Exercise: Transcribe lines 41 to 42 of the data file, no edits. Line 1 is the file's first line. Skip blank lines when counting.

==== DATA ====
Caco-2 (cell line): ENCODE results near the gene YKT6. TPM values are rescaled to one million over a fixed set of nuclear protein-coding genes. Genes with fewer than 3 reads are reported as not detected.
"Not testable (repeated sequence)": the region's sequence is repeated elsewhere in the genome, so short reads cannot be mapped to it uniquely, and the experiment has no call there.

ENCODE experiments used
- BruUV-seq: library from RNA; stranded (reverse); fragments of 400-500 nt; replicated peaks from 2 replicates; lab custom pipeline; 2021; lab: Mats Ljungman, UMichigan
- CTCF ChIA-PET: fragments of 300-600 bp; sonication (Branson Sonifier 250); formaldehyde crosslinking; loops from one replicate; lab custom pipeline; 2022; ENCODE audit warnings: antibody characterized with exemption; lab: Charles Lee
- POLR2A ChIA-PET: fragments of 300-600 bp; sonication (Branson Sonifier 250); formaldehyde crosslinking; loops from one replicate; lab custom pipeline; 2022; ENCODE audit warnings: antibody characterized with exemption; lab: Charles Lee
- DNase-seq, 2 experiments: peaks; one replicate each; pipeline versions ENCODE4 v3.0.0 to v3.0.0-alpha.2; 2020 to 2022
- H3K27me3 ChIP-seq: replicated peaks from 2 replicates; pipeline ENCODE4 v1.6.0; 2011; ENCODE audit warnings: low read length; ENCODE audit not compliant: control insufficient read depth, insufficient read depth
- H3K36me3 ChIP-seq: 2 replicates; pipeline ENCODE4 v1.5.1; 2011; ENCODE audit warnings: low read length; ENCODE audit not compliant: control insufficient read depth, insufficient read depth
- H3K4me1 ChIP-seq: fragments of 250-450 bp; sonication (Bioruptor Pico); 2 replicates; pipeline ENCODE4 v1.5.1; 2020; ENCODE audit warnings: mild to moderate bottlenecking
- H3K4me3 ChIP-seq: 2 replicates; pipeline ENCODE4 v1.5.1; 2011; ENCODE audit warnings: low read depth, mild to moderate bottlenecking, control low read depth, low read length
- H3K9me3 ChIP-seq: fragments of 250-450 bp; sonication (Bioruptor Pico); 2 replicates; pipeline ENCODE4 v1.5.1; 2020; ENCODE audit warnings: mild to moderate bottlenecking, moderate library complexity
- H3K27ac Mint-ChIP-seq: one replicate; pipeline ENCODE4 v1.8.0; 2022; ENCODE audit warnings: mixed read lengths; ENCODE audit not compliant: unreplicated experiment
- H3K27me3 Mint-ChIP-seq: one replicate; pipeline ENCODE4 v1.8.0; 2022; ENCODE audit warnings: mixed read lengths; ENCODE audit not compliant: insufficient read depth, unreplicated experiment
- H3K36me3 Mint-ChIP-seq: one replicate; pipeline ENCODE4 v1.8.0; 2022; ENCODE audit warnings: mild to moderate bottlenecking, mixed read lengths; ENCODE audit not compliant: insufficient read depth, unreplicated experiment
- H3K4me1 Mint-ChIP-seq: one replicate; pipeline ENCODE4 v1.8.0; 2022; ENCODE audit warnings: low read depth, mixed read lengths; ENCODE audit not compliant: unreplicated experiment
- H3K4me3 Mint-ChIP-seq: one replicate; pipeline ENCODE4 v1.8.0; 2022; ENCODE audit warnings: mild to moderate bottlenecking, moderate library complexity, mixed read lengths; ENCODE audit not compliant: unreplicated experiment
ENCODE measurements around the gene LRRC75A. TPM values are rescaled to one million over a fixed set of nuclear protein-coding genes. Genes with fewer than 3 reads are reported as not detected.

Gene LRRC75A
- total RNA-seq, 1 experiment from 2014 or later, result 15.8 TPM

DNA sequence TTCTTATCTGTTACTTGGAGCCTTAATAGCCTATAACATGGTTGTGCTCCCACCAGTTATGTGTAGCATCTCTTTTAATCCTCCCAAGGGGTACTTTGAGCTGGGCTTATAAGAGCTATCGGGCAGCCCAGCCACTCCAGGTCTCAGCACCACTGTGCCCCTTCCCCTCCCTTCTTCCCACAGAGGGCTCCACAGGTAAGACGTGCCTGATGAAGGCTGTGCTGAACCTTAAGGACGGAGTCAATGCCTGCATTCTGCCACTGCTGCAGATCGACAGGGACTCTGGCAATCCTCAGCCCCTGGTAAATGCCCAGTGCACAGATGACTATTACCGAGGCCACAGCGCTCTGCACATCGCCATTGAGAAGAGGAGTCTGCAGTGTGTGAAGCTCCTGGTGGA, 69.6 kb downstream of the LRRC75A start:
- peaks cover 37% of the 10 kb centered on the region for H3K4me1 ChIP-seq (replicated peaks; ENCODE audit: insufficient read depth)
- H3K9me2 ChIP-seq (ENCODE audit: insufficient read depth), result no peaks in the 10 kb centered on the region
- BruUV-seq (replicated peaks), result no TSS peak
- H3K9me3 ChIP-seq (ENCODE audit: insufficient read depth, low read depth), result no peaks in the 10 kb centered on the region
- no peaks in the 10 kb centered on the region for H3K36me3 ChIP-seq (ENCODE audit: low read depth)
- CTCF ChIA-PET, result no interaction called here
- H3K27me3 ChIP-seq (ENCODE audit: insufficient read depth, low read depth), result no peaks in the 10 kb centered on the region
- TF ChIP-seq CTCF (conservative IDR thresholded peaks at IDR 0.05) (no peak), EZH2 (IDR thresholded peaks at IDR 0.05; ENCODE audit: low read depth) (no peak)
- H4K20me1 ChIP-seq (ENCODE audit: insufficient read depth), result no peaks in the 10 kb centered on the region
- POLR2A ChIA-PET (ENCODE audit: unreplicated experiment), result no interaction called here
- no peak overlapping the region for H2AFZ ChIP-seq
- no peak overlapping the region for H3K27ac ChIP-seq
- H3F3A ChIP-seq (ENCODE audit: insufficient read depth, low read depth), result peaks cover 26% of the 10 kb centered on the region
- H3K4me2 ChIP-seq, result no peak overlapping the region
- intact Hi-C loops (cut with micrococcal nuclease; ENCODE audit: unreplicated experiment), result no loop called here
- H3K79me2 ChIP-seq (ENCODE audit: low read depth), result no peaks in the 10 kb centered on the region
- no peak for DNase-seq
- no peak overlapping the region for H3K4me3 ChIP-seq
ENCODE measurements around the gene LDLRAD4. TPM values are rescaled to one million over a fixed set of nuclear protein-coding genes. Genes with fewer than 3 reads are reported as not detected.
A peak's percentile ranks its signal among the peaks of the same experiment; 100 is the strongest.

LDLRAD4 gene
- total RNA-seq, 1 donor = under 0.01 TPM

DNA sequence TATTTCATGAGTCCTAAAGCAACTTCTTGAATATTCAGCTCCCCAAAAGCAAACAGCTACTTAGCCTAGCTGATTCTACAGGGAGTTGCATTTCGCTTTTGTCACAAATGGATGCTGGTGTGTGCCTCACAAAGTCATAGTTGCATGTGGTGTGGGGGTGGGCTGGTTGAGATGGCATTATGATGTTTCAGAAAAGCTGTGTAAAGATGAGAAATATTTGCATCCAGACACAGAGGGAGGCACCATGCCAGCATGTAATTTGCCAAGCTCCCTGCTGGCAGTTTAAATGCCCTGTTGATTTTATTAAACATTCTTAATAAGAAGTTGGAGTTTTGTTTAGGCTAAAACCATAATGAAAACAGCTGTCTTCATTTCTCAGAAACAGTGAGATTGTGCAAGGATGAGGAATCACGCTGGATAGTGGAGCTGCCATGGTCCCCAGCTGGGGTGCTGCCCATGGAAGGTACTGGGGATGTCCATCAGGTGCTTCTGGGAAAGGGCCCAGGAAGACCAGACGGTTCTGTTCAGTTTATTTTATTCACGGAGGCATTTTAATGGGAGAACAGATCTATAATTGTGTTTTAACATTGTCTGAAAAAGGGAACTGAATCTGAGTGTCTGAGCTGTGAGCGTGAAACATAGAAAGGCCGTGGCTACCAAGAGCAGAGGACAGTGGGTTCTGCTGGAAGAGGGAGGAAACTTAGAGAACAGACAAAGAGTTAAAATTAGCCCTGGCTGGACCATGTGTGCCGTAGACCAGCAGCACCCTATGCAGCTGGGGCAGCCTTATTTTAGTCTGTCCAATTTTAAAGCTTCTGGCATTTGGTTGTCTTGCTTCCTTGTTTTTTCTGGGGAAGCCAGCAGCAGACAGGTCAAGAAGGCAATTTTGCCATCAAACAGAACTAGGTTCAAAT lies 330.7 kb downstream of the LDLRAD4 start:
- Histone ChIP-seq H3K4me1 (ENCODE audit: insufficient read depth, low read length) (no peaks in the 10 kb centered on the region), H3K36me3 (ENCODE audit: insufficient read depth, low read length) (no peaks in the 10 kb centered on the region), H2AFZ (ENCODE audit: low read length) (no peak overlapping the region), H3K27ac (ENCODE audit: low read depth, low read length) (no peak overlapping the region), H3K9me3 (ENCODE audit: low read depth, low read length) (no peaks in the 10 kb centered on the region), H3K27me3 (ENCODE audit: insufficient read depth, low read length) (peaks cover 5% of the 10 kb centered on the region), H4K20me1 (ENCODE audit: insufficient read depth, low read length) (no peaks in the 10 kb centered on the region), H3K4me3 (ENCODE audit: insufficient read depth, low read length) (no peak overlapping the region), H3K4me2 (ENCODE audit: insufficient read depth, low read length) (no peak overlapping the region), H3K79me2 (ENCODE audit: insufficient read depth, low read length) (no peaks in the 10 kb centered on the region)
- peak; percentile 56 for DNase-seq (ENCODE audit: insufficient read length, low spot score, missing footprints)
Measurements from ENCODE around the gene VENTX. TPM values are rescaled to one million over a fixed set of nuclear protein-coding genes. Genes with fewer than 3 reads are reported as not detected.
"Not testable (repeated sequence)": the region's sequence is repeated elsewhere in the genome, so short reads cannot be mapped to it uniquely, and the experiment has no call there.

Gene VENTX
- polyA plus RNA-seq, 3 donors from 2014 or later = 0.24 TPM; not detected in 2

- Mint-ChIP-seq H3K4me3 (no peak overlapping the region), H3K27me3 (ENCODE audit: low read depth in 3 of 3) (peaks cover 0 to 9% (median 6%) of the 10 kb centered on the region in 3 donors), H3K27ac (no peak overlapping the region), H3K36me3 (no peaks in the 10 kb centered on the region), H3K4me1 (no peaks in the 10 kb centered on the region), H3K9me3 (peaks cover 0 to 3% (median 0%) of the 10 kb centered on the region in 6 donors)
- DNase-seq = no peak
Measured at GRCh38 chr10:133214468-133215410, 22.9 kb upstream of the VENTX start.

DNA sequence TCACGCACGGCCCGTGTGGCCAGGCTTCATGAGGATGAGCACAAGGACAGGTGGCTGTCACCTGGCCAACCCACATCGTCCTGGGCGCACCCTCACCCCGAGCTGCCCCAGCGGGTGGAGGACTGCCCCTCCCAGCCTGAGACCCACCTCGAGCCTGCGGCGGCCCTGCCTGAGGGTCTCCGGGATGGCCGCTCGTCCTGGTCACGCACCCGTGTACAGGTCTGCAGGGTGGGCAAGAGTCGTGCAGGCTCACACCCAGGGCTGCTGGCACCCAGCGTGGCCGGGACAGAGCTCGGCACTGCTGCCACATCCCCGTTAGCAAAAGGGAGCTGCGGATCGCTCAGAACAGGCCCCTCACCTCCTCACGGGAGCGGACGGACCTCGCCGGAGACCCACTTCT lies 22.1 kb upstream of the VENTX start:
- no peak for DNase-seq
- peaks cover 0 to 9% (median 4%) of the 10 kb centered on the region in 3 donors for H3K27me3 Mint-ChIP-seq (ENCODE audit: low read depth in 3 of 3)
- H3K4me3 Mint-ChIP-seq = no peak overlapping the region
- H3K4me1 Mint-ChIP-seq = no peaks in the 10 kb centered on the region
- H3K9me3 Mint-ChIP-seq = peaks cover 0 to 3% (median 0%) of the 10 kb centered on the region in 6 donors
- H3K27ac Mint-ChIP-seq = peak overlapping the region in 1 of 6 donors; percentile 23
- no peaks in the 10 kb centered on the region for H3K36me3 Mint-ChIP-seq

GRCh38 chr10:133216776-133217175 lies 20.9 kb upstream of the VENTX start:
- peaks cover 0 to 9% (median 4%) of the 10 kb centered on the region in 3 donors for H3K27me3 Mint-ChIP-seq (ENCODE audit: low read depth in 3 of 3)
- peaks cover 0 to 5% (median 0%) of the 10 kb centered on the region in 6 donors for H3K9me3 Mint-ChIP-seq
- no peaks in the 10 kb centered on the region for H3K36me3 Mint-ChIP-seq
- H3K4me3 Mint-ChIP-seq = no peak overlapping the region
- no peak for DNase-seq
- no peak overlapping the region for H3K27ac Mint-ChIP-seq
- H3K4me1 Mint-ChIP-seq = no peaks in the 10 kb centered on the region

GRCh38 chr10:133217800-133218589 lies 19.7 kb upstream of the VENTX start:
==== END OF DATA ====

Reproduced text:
A peak's percentile ranks its signal among the peaks of the same experiment; 100 is the strongest.

LDLRAD4 gene